Though we can be conditioned to seek out and devour foods high in fat, sugar, and salt, fighting urges and cravings for these junk foods doesn’t always have to be a losing battle. As these foods target our desires and cravings, we can also dial down these desires. To do this takes planning, discipline, employed incrementally in a step wise fashion. Employing some of the suggestions from my previous blog can help. Becoming aware of the foods that send you “out of control”, as well as the situations you encounter them, is necessary. Sometimes advanced planning fails us and we need to act quickly, in-the-moment. When the urge hits, some in-the-moment actions you can take to immediately curb these cravings are:

Go zero cal

Reenact that mountain stream and fix yourself a cool glass of water. Not enough you think? You can add some flavor without calories (or artificial sweeteners). Try infusing a slice of lemon, lime, orange, or cucumber. Another idea, use frozen berries, or other fruit in place of ice cubes to add a bit of flavor. Unsweetened iced tea or seltzer are other options.

Go for a walk

Walking, or exercising in general, may alter brain chemicals that regulate cravings. Taking a walk also changes the environment, thus removing yourself from the sight, smell, and even thought patterns brought about by the actual food you are craving. It need not be long (15 minutes should do it), nor particularly brisk (moderate pace is fine) to be effective.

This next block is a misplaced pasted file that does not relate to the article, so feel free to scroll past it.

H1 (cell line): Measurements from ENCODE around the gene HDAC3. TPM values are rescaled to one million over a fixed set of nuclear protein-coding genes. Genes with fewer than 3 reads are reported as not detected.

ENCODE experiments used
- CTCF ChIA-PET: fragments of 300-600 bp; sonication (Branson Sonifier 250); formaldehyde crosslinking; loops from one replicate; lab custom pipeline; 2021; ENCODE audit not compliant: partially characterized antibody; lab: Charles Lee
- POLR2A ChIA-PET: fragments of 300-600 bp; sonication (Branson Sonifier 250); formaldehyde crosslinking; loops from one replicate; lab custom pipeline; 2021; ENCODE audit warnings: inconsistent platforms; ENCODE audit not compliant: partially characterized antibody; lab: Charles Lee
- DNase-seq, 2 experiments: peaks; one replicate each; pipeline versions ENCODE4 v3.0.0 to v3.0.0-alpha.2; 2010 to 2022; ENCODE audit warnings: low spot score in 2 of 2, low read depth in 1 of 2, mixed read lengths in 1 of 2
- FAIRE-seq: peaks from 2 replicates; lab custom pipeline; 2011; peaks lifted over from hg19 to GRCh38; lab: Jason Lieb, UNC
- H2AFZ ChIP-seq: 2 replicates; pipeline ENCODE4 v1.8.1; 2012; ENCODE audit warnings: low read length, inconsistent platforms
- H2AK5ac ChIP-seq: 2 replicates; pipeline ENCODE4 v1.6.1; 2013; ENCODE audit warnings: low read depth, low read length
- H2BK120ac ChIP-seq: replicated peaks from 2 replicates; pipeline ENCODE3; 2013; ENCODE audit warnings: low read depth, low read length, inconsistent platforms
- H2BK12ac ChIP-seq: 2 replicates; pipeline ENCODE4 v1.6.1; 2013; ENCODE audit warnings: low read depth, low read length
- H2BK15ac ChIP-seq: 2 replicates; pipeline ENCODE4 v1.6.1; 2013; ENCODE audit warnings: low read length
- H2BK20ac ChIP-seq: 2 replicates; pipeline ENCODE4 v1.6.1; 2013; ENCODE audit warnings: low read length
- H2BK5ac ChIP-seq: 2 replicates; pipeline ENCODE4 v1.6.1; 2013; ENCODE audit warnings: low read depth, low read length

Phone a friend

Tap into your support system! A friend can support you and keep you distracted long enough to overcome the craving.

Make a swap

Try redirecting your hand to a more nutrient dense food. Popcorn, fruit, some veggies and hummus? Here are some more ideas.

Cravings for highly palatable foods are insidious. Its best to avoid having them around at all. Though under certain circumstances they end up in our fridge, cupboard, or even at the office. That doesn’t mean you always have to give in. Try using some of these strategies when that craving hits, if you do it consistently enough, your new habit will override those cravings and allow you to continue on with the life you want.

Did I miss any? Is there an in-the-moment action you have used successfully to curb your cravings? Please share below, thanks!

Ready to make a change in your diet/eating habits? Better yet, ready to improve your life? Check out my remote, holistic, Nutrition Coaching program!

Published by mattktraining

I am currently the Owner of my soloprenuerial company Matt K Training. Through my fitness and nutrition programs I help adults develop skills and practices that help them eat, move, and recover well. Over the past 20 years, in various roles such as a Personal trainer, Exercise Physiologist, Clinical Researcher, and Health Coach I have helped hundreds of adults reach their health and physical performance goals. When not working, I enjoy active pursuits such as playing right field for the Charlton Giants (in a 38+ competitive baseball league), playing tennis, hiking, backpacking, and rock climbing. I also enjoy indoor activities such as playing strategy board games, reading and discussing science fiction literature, dabbling with my guitar, finding creative ways to eat oatmeal, and being a good dad.